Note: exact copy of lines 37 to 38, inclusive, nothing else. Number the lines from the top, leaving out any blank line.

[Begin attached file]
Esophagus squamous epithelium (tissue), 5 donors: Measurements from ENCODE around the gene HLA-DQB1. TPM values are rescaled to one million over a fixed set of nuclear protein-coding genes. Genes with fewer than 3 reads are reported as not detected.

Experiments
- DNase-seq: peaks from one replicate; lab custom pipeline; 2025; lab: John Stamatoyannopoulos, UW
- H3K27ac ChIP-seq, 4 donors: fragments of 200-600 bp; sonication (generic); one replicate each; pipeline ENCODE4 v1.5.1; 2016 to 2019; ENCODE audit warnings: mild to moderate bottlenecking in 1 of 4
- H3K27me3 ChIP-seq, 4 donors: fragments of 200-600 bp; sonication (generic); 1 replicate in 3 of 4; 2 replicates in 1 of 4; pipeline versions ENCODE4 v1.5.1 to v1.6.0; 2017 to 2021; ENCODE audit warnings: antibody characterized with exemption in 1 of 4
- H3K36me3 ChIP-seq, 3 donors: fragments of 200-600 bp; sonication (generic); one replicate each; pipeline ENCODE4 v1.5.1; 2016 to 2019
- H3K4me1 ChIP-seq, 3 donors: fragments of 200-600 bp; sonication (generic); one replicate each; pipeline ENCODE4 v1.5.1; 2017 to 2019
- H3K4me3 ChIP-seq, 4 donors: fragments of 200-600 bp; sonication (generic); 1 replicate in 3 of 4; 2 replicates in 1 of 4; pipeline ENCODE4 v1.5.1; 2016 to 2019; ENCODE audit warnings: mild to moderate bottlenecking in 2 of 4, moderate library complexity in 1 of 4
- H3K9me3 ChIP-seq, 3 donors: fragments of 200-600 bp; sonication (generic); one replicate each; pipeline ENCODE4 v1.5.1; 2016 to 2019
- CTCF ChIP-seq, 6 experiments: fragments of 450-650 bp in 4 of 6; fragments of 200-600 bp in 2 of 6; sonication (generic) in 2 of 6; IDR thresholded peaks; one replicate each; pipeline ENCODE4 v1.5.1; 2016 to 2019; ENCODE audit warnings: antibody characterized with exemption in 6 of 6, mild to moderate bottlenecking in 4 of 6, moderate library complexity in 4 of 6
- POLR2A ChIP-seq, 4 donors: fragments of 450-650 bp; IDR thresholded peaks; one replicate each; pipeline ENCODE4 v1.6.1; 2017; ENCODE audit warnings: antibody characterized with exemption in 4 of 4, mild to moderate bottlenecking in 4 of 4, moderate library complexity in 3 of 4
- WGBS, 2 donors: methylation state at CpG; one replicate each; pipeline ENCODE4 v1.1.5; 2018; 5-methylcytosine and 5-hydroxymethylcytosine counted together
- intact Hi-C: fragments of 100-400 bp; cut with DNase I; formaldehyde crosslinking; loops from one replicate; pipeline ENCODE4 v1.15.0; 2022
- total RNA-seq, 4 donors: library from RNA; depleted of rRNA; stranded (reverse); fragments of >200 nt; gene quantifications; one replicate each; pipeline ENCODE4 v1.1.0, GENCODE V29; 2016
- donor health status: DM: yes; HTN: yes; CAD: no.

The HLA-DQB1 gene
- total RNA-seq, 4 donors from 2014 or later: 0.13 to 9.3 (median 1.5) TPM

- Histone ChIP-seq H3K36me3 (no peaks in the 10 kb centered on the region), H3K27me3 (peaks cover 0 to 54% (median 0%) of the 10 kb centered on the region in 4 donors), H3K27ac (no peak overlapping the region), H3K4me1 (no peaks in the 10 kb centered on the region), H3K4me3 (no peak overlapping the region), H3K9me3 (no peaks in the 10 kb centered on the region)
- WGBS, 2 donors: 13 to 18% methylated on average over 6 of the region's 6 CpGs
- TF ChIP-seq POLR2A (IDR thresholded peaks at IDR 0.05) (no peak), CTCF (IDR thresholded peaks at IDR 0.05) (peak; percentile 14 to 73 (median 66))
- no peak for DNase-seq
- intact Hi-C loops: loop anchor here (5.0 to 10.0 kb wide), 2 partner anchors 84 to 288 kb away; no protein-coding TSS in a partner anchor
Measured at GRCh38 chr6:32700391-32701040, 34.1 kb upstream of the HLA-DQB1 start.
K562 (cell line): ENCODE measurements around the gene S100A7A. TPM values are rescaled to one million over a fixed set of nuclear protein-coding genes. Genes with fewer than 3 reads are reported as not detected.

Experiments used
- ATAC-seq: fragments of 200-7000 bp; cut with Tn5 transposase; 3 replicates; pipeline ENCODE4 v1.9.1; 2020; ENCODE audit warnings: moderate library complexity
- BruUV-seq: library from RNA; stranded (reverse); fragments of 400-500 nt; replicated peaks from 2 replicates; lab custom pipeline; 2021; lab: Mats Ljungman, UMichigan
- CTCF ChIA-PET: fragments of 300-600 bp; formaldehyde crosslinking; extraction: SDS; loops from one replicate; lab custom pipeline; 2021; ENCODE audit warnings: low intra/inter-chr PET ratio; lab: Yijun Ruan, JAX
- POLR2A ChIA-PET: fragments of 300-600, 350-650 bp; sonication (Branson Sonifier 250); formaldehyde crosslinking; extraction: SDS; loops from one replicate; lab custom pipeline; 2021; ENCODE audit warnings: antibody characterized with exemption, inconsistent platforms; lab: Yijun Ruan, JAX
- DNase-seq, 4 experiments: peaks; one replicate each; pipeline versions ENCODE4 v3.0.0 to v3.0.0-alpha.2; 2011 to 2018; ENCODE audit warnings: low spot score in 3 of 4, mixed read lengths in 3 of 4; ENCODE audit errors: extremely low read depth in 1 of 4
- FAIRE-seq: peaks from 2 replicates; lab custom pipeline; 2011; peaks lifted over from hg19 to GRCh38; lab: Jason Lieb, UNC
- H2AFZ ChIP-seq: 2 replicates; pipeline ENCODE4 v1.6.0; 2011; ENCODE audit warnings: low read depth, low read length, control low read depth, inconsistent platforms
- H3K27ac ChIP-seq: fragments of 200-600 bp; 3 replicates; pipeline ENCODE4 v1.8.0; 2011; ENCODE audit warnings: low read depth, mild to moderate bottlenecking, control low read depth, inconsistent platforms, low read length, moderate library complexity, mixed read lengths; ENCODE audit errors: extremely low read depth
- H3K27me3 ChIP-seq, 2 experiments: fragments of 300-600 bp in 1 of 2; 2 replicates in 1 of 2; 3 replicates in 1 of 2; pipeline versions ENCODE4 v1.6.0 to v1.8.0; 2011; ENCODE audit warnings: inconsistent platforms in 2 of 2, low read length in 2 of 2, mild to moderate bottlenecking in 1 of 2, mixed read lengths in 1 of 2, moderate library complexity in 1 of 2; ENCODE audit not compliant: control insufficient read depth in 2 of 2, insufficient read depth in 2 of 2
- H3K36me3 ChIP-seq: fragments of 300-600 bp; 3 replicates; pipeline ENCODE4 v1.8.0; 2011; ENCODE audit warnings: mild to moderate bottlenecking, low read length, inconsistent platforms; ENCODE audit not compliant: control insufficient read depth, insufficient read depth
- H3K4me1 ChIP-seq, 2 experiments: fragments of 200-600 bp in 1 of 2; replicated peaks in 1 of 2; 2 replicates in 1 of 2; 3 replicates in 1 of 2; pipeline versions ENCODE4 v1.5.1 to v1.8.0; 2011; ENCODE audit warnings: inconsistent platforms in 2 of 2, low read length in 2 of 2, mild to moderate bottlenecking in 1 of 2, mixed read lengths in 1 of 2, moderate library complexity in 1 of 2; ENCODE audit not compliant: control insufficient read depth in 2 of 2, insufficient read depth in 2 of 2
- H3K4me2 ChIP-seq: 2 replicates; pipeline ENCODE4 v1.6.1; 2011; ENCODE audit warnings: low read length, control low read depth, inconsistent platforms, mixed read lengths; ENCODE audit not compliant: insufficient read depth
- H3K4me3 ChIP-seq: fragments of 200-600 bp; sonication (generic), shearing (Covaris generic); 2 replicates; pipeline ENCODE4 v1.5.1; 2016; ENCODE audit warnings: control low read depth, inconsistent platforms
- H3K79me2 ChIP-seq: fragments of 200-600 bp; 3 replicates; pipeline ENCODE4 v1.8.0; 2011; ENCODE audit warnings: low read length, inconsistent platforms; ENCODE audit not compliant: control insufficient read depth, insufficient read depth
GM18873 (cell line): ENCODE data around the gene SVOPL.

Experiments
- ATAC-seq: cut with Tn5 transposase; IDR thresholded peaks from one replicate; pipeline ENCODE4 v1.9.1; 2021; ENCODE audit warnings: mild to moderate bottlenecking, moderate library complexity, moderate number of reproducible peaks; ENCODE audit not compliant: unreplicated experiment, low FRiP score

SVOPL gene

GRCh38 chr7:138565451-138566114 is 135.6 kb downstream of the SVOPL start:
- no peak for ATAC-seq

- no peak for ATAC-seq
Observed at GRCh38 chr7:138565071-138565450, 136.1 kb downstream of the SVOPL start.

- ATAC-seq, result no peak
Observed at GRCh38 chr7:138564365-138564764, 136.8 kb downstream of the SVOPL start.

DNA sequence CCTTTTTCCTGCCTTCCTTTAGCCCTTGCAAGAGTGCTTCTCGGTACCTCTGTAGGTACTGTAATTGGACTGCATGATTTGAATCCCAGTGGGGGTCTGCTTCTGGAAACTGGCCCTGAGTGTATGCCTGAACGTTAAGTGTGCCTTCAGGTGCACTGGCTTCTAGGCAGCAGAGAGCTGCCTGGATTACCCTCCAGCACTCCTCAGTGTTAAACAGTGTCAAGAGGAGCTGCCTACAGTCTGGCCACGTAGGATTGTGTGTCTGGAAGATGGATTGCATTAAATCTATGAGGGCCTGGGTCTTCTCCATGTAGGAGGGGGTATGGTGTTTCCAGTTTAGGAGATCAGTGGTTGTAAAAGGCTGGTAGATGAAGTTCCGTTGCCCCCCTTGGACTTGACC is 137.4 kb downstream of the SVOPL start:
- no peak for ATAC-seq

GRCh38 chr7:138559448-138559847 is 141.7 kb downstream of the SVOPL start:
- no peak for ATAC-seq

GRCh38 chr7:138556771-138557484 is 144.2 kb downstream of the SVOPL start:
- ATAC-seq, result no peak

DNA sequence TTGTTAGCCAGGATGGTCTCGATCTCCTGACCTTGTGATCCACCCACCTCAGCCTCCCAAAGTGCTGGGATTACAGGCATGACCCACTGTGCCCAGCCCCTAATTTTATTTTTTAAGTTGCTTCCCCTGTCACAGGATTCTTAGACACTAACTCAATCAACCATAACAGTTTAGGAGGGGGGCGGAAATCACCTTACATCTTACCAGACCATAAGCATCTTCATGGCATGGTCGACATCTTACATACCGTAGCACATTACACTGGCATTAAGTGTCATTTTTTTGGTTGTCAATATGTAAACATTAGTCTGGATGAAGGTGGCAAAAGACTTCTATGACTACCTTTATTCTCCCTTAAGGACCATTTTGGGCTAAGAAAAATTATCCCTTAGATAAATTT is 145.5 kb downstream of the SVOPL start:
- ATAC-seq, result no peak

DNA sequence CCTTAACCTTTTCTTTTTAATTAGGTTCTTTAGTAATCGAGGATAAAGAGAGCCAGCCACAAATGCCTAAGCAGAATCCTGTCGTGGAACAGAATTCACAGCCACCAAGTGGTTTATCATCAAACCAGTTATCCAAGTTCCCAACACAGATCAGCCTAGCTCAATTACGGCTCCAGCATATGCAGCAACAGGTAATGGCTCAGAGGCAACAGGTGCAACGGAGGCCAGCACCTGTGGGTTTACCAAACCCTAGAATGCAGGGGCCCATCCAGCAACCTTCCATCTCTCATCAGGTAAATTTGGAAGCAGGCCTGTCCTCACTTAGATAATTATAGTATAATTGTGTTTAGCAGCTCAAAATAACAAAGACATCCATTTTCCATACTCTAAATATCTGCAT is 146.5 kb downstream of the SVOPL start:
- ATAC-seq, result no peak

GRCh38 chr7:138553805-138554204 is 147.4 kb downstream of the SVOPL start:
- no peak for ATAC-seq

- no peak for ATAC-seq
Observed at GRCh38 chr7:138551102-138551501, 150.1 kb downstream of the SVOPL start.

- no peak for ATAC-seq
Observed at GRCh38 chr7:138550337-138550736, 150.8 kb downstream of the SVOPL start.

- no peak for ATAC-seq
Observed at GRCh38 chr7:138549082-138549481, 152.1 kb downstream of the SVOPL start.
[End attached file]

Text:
- H3K4me2 ChIP-seq: 2 replicates; pipeline ENCODE4 v1.6.1; 2011; ENCODE audit warnings: low read length, control low read depth, inconsistent platforms, mixed read lengths; ENCODE audit not compliant: insufficient read depth
- H3K4me3 ChIP-seq: fragments of 200-600 bp; sonication (generic), shearing (Covaris generic); 2 replicates; pipeline ENCODE4 v1.5.1; 2016; ENCODE audit warnings: control low read depth, inconsistent platforms